11) An account of a stint as a speed dating hostess in NYC:
i remember one guy angry-complaining to me because there were like 20 guys and 8 women, and he found himself at the very end of the man-queue (the worst). he wasn’t drinking so in a panic i offered to buy him samosas and he was like “no! i don’t want samosas, i want more women!” which is a line i truly will never forget. and i couldn’t even say something stupid i’d normally say during a gen. admission event like “sorry i’m not a pussy wizard” because he was so MAD, SINGLE, and SOBER.
12) Link here on how to have polygenically screened children:
But polygenic screening will allow you to decrease your child's risk of common diseases by 10-60%, reduce their risk of mental disorders, and increase their IQ by somewhere between 3 and 8 points. If you are willing to wait a few years, you may be able to increase IQ by up to 13 points. These benefits are available for between $20k-100k depending on how strong of a benefit you want and what kinds of traits you want to select for.
Seems like a much better investment than private school! Haven’t checked how legit this is, but I assume it basically is.
14) Henry Oliver (of the Common Reader) debates Robert Cottrell on Orwell’s rules for writing:
15) Interesting to see Emilé and Timnit get discussed in the FT, but the piece was kinda bad tbh.
16) One analysis says that the S&P 500 would be down 2% rather than up 8% if not for the AI hype. Probably BS, right? Maybe? Not sure.
17) Nice NYT piece about Asian-American women named Connie after Connie Chung.
18) The Base Rate Times.
19) The Platform, but it says less about society than it thinks it does. I can’t really recommend this movie exactly, but it is interesting, which I guess is the point of this links round-up. Recommend movies in the comments if you want, I’m particularly interested in watching good Spanish movies - I’ll be in Spain for the whole of June, so why not watch some Spanish films?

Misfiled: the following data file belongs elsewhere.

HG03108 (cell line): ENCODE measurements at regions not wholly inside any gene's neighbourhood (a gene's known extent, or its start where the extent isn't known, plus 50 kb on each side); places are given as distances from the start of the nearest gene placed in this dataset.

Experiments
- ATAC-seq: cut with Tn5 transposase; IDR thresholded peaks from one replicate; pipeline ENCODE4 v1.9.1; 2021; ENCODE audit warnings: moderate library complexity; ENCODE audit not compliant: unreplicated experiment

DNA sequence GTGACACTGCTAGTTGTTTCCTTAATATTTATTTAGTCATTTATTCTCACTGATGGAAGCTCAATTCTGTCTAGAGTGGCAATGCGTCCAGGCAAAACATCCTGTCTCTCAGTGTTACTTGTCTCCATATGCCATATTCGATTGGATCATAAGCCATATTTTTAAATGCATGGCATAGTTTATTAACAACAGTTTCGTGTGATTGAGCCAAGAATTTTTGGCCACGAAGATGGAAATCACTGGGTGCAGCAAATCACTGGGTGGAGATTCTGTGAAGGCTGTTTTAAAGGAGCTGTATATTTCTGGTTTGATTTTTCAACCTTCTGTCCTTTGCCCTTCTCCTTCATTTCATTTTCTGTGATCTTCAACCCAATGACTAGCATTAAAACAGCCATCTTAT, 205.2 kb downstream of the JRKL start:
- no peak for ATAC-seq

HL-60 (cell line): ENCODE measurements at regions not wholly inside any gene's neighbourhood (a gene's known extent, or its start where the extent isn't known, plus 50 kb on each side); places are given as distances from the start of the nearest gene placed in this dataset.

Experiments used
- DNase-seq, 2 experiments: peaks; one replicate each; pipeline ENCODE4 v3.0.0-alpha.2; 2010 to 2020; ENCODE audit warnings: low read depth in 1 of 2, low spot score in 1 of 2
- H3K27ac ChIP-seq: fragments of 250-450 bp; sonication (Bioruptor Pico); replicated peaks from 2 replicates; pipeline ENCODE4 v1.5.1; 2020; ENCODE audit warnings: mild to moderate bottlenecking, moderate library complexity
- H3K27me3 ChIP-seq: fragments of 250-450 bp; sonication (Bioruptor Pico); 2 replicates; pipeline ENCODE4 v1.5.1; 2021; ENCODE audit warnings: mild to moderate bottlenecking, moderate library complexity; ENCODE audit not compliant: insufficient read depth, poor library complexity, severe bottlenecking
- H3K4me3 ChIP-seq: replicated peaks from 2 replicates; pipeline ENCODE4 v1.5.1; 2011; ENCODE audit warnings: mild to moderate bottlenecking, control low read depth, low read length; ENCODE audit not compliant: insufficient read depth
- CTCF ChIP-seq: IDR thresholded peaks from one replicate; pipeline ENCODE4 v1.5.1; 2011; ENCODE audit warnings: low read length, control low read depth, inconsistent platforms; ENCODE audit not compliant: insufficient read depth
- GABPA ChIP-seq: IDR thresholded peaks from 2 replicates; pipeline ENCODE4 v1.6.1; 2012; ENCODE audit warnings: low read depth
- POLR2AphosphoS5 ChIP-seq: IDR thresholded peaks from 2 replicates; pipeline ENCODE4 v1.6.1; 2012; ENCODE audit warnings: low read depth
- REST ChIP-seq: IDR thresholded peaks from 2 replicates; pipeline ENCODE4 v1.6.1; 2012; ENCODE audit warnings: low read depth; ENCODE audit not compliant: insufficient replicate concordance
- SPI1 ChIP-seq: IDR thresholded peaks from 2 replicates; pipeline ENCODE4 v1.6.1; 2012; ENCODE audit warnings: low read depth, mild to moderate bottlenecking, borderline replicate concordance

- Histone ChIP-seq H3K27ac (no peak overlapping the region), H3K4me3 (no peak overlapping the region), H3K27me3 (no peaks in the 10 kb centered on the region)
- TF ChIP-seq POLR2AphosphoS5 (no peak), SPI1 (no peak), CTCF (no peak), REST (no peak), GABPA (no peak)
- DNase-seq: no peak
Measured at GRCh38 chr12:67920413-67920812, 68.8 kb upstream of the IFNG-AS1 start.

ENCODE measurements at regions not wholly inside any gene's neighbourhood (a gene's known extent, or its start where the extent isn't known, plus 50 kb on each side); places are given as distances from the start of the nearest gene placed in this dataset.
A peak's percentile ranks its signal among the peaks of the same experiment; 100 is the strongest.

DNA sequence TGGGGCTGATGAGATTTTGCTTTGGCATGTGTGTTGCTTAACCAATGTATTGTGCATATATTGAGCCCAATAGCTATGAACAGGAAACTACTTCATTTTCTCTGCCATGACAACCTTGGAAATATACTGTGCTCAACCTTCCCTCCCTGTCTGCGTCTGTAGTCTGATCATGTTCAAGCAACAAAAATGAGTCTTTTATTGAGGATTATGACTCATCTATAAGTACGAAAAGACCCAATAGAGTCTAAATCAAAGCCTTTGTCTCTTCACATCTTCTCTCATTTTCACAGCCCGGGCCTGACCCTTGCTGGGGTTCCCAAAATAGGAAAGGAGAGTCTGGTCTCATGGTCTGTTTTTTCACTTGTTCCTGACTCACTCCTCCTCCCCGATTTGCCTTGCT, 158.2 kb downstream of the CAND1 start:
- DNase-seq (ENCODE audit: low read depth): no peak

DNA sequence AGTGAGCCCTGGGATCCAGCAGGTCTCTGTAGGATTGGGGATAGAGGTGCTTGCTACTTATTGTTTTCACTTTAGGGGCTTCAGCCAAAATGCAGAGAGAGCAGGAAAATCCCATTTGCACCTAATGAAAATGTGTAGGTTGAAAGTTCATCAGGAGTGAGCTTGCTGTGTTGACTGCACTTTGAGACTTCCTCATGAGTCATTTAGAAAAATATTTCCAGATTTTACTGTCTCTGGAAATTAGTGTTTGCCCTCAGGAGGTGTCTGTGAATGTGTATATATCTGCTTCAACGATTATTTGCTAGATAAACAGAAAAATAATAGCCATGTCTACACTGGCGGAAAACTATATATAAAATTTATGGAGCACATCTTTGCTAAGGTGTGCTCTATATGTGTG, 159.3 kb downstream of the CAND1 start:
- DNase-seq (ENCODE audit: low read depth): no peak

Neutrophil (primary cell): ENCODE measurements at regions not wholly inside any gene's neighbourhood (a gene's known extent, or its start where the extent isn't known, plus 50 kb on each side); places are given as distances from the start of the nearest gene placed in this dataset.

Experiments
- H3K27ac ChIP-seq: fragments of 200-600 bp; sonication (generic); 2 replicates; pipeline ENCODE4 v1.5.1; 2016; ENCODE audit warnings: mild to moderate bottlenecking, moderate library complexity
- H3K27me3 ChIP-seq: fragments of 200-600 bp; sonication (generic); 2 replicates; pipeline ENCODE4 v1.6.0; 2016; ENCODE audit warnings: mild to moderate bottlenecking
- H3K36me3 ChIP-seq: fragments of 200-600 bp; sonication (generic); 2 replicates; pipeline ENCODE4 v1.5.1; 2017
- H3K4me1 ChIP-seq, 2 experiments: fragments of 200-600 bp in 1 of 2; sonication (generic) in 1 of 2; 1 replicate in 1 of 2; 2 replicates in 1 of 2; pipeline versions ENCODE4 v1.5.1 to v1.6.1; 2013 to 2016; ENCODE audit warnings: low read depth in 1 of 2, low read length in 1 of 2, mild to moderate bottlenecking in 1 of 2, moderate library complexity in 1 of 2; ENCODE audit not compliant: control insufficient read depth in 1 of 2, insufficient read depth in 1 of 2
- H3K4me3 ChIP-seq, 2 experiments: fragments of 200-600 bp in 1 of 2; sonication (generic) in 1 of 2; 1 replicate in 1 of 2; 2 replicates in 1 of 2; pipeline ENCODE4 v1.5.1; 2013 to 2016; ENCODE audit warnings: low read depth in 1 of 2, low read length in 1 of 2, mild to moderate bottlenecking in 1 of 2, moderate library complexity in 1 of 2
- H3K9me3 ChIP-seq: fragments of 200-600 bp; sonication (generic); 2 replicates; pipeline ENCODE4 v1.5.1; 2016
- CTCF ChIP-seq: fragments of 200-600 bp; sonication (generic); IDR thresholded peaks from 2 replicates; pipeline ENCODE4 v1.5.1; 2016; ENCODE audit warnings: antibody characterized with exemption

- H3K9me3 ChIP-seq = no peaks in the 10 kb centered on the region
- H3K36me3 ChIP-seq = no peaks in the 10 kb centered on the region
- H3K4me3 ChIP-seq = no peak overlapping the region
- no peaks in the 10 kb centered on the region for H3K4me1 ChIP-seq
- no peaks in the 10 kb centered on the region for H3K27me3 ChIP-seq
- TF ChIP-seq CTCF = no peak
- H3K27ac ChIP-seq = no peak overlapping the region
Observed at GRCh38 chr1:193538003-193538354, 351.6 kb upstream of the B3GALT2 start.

20) Human or not?
21) The Kanye AI stuff is pretty crazy, but you may have already seen it:
22) On consciousness:
Imagine we wish to construct a consciousness meter—a device for detecting and measuring consciousness. Should the consciousness meter be like a metal detector, with a simple beep if an entity is conscious and silence if it's not? Or should it be more like a food thermometer, giving us a scale that specifies how conscious a creature is? In other words, are some creatures (or mental states) more conscious than others? Or are those sorts of claims false, or even incoherent?
If you're looking for Spanish movies, I definitely recommend Almodóvar. Especially "Hable con ella", "La ley del deseo", and "Volver".
I got into Samstack! I wrote the "Maybe Family Planning Charities Are Better..." EA forum post linked.
I, evidently, also think that the poor meat-eater problem is serious. Family planning charities do seem to improve human health and well being, as well as maybe helping animals. But I doubt they increase total human well-being so some views of population ethics will disagree that they help humans. I feel like charities which don't lengthen or save human lives, but still improve them might be less likely to be harmful? Something like the Fistula Foundation seems to improve lives. It might also increase their consumption (and thus their consumption of meat?) but idk